BACKGROUND: Among patients with primary hyperparathyroidism, parathyroidectomy offers a chance of cure and mitigation of disease-related complications. The impact of race/ethnicity on referral and utilization of parathyroidectomy has not been fully explored.METHODS: Population-based, retrospective cohort study using 100% Medicare claims from beneficiaries with primary hyperparathyroidism from 2006 to 2016. Associations of race/ethnicity with disease severity, surgeon evaluation, and subsequent parathyroidectomy were analyzed using adjusted multivariable logistic regression models.RESULTS: Among 210,206 beneficiaries with primary hyperparathyroidism, 63,136 (30.0%) underwent parathyroidectomy within 1 year of diagnosis. Black patients were more likely than other races/ethnicities to have stage 3 chronic kidney disease (10.8%) but had lower prevalence of osteoporosis and nephrolithiasis compared to White patients, Black and Hispanic patients were more likely to have been hospitalized for primaryhyperparathyroidism-associated conditions (White 4.8%, Black 8.1%, Hispanic 5.8%; P < .001). Patients who were White and met operative criteria were more likely to undergo parathyroidectomy than Black, Hispanic, or Asian patients (White 30.5%, Black 23.0%, Hispanic 21.4%, Asian 18.7%; P < .001). Black and Hispanicpatients had lower adjusted odds of being evaluated by a surgeon (odds ratios 0.71 [95% confidenceinterval 0.69-0.74], 0.68 [95% confidence interval 0.61-0.74], respectively) and undergoing parathyroidectomy if evaluated by a surgeon (odds ratios 0.72 [95% confidence interval 0.68-0.77], 0.82 [95%confidence interval 0.67-0.99]). Asian race was associated with lower adjusted odds of being evaluated by a surgeon (odds ratio 0.64 [95% confidence interval 0.57-0.71]), but no difference in odds of parathyroidectomy.CONCLUSION: Racial/ethnic disparities exist in the management of primary hyperparathyroidism among older adults. Determining the factors that account for this disparity require urgent attention to achieve parity in the management of primary hyperparathyroidism.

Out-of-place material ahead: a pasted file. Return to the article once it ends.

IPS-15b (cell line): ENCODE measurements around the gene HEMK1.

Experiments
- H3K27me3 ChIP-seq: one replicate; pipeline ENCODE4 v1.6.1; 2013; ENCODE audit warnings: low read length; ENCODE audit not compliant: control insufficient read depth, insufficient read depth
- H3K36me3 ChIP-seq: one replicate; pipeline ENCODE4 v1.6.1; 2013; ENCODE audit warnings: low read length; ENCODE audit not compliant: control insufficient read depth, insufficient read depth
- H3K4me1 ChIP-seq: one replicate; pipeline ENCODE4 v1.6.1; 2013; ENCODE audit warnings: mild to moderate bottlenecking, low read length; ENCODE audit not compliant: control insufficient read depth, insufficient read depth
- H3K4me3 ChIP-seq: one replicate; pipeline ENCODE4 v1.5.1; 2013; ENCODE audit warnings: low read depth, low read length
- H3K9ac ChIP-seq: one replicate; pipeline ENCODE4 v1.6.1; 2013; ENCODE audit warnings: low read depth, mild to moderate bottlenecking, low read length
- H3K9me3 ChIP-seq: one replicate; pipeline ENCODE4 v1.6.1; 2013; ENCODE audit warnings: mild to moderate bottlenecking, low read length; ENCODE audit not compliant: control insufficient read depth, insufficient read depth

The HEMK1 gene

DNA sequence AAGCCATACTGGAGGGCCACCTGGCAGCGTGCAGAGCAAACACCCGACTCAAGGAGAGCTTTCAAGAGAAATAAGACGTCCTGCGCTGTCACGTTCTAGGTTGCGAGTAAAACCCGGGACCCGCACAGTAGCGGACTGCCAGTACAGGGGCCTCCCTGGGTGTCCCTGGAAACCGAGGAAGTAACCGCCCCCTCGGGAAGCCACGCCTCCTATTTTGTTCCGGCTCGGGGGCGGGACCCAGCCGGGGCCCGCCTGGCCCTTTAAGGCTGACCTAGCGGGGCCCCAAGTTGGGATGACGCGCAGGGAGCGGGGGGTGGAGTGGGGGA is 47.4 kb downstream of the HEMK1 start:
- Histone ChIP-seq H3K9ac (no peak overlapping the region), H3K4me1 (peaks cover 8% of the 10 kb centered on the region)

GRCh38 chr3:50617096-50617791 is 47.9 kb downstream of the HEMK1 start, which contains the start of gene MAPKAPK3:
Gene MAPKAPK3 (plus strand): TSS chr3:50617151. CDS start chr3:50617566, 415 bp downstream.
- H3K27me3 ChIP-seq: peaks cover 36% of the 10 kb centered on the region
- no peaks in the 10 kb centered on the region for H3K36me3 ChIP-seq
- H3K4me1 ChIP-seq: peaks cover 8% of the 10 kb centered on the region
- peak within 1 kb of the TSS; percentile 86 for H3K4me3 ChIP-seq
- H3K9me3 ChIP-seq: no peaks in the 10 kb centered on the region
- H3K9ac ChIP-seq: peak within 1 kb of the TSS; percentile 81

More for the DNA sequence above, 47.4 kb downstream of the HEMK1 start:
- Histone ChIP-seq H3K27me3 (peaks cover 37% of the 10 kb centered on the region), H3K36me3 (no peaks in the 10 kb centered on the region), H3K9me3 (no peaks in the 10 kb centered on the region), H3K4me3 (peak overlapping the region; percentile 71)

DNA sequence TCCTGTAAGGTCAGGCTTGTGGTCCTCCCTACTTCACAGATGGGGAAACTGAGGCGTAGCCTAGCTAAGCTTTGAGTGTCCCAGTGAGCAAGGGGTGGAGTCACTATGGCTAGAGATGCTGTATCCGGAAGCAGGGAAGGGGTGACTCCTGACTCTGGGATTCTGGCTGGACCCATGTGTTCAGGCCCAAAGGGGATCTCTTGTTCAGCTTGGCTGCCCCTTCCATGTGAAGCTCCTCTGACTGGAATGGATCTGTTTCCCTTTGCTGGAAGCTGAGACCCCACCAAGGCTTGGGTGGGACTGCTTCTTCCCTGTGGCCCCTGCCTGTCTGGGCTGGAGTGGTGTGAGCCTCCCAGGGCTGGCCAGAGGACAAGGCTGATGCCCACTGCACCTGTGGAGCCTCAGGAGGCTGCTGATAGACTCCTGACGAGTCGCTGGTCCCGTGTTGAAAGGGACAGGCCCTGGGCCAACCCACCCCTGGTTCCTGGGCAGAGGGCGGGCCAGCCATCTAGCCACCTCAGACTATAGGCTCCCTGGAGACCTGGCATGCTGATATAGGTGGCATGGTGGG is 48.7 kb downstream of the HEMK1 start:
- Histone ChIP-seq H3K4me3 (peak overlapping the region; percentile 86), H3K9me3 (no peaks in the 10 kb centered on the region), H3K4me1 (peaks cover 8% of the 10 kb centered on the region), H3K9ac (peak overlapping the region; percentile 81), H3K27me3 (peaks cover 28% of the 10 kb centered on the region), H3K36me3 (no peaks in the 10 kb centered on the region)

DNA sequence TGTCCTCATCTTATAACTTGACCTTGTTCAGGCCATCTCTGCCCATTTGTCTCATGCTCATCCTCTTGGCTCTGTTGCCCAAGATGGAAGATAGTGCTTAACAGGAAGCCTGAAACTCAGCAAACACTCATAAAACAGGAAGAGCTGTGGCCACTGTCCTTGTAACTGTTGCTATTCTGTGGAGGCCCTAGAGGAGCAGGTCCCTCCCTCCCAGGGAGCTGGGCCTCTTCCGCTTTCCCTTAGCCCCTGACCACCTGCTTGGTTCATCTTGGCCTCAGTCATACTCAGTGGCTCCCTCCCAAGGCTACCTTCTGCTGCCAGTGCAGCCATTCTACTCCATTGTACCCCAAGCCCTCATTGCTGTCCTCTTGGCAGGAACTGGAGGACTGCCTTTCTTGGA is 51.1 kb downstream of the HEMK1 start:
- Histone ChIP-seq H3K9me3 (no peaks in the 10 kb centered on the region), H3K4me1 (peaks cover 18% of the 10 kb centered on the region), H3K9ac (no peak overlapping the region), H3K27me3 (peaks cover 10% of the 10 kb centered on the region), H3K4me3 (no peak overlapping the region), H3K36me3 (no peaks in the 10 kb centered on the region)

View details for DOI 10.1016/j.surg.2021.05.037
View details for PubMedID 34229901